How Losing To The Patriots Makes Tebow A Winner

Craig Bannister
By Craig Bannister | January 16, 2012 | 3:02 PM EST

Denver Broncos quarterback Tim Tebow’s comments after a 45-10 playoff loss Saturday show why he’s more of a winner than ever.

There are winners. There are losers. There are winners who are still losers. And, then there are people like Tim Tebow, who are winners, even when they lose, and lose badly.

Tebow’s Denver Broncos were routed 45-10 by the New England Patriots on Saturday. Afterwards, when Tebow was asked about the drubbing in a post-game interview, Tebow showed he still had his priorities straight.

He began, not by explaining how his team’s defense gave up 45 points, or why his offense scored only 10 points – he began by giving thanks to God, his teammates, and his team’s fans:

“Before I talk about that, I just want to thank my lord and savior, Jesus Christ, and thank my teammates for the effort they put forth…and I also want to thank the Broncos’ fans.”

And, he gave thanks for simply having had the opportunity to compete and develop relationships:

“It’s been a very special opportunity for me something I’ve very thankful for – and very thankful I’ve had the opportunity to build so many special relationships with players and coaches.”

Asked if he wished he didn’t have such a high profile in the media, Tebow said, “No,” – because the attention paid to his outspoken faith gives him the chance “to do a lot more important things than football”:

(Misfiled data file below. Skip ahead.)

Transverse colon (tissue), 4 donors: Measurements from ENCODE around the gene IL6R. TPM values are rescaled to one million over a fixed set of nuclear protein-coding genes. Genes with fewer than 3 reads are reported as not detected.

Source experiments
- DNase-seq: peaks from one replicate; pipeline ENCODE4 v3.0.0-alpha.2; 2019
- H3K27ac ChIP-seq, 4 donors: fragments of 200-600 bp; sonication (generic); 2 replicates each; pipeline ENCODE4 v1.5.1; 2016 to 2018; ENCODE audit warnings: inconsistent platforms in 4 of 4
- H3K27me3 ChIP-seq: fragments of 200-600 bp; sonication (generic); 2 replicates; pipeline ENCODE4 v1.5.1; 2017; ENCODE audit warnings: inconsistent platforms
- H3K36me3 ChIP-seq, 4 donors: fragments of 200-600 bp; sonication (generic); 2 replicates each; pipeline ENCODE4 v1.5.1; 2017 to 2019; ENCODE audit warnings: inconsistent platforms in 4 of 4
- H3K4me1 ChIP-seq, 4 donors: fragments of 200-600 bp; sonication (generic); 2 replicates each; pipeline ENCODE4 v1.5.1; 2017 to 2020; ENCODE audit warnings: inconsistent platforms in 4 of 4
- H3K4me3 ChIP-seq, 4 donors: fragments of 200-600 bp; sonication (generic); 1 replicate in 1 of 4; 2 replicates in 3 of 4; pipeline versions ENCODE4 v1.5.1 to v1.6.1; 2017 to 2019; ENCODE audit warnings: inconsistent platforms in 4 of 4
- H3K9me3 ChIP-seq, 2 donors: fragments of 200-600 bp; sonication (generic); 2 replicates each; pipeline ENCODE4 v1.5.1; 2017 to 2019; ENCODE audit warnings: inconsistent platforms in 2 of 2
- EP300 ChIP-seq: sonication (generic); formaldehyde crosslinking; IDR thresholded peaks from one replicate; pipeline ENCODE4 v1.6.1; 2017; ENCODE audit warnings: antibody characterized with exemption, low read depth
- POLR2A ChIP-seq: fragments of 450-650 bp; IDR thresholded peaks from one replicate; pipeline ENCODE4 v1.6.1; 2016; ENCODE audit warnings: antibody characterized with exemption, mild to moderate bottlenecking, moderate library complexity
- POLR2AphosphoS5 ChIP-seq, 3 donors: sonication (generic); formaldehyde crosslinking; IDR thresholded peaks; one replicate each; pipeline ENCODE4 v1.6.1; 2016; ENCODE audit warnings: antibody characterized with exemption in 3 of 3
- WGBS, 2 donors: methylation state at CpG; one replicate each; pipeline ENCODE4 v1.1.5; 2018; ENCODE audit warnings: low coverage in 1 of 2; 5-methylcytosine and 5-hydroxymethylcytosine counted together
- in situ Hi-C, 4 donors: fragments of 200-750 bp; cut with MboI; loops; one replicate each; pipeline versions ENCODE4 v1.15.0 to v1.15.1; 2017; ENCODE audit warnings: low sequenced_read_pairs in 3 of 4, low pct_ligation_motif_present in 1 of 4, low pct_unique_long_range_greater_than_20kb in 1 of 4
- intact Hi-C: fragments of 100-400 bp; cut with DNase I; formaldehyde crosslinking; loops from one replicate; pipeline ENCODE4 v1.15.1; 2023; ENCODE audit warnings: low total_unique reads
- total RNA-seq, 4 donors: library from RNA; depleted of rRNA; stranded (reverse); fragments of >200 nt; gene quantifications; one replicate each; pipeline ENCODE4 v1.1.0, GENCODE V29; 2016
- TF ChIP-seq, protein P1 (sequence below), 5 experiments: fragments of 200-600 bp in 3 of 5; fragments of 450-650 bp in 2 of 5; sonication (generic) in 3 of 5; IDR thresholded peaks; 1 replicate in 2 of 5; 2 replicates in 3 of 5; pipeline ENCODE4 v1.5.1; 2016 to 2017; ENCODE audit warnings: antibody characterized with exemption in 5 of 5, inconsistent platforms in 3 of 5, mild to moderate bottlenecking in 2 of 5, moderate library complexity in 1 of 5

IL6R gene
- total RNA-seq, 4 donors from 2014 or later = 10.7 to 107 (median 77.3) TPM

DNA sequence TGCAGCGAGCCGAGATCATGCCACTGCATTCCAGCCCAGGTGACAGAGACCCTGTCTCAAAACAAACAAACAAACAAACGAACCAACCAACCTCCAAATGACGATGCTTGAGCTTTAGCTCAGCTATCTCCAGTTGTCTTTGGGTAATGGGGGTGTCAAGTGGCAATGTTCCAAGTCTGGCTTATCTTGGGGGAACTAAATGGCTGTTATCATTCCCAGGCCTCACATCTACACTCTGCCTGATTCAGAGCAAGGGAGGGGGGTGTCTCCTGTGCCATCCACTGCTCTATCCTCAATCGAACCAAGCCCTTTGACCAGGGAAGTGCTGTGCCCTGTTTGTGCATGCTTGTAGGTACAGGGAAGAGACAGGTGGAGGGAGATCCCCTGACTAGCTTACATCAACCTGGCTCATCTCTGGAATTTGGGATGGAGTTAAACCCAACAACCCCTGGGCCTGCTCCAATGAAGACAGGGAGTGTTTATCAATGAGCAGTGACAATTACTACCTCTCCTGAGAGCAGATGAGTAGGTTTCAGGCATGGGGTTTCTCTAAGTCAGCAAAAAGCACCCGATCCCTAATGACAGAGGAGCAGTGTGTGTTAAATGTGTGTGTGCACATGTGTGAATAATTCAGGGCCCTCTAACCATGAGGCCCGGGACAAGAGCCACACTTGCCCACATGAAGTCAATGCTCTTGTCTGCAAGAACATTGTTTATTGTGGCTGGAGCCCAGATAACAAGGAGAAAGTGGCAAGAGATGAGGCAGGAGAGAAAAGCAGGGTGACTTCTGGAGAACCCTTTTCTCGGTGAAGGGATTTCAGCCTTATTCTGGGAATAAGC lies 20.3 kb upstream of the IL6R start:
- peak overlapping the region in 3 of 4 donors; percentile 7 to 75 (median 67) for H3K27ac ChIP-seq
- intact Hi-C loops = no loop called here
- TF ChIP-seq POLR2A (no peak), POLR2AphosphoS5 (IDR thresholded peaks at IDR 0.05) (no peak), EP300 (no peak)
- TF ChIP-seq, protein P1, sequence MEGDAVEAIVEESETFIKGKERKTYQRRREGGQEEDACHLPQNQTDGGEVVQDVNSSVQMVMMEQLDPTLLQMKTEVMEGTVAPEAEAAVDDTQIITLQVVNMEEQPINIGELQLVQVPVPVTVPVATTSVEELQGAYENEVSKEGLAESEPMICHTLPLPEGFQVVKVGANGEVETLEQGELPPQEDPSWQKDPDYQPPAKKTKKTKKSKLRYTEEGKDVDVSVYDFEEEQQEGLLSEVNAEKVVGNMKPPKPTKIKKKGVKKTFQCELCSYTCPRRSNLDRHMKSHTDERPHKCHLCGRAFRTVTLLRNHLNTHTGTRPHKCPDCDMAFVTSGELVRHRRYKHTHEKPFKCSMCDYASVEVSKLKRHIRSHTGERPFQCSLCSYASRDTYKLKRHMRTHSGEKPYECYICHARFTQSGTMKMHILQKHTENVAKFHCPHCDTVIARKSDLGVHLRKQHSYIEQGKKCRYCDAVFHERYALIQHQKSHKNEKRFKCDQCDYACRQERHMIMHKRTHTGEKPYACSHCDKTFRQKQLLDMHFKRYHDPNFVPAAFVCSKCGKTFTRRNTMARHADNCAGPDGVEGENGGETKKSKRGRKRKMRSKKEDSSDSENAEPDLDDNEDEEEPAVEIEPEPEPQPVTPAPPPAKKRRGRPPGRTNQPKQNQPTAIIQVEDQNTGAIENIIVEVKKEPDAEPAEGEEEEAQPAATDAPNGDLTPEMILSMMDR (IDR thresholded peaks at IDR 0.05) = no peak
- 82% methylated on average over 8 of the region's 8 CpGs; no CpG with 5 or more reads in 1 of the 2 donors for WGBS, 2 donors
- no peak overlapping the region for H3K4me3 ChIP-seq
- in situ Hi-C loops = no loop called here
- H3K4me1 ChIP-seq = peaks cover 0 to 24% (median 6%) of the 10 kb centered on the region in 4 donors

“I wouldn’t change it for the world. Just because, by having that, I have the platform to be able to walk into a hospital and share with kids.”

“I have the platform to do a lot more important things than football. So, I’m very thankful for that platform and I wouldn’t change it for anything.”

One reporter pointed out that, even though Tebow has talked a lot about faith and winning and “the Lord,” his team still lost. How, then, he asked, “do you make sense" of losing?

Again, Tebow responded with faith, humility, class:

“Something I pray, before games, during games, after games is, regardless whether I win, whether I lose, whether I’m the hero or the goat: that It doesn’t matter, because I still honor the Lord and give Him the glory, because He’s deserving of it. And, just like my effort shouldn’t change, neither should that.”

Then, Tim Tebow showed why he’s a winner, regardless of the score on the field, and regardless if he ever plays another down in pro football, concluding:

“And, sometimes, even in a loss, you can honor Him more.”

Ultimately, you see, it actually doesn't matter if you win or lose - it, truly, is about "how you play the game."

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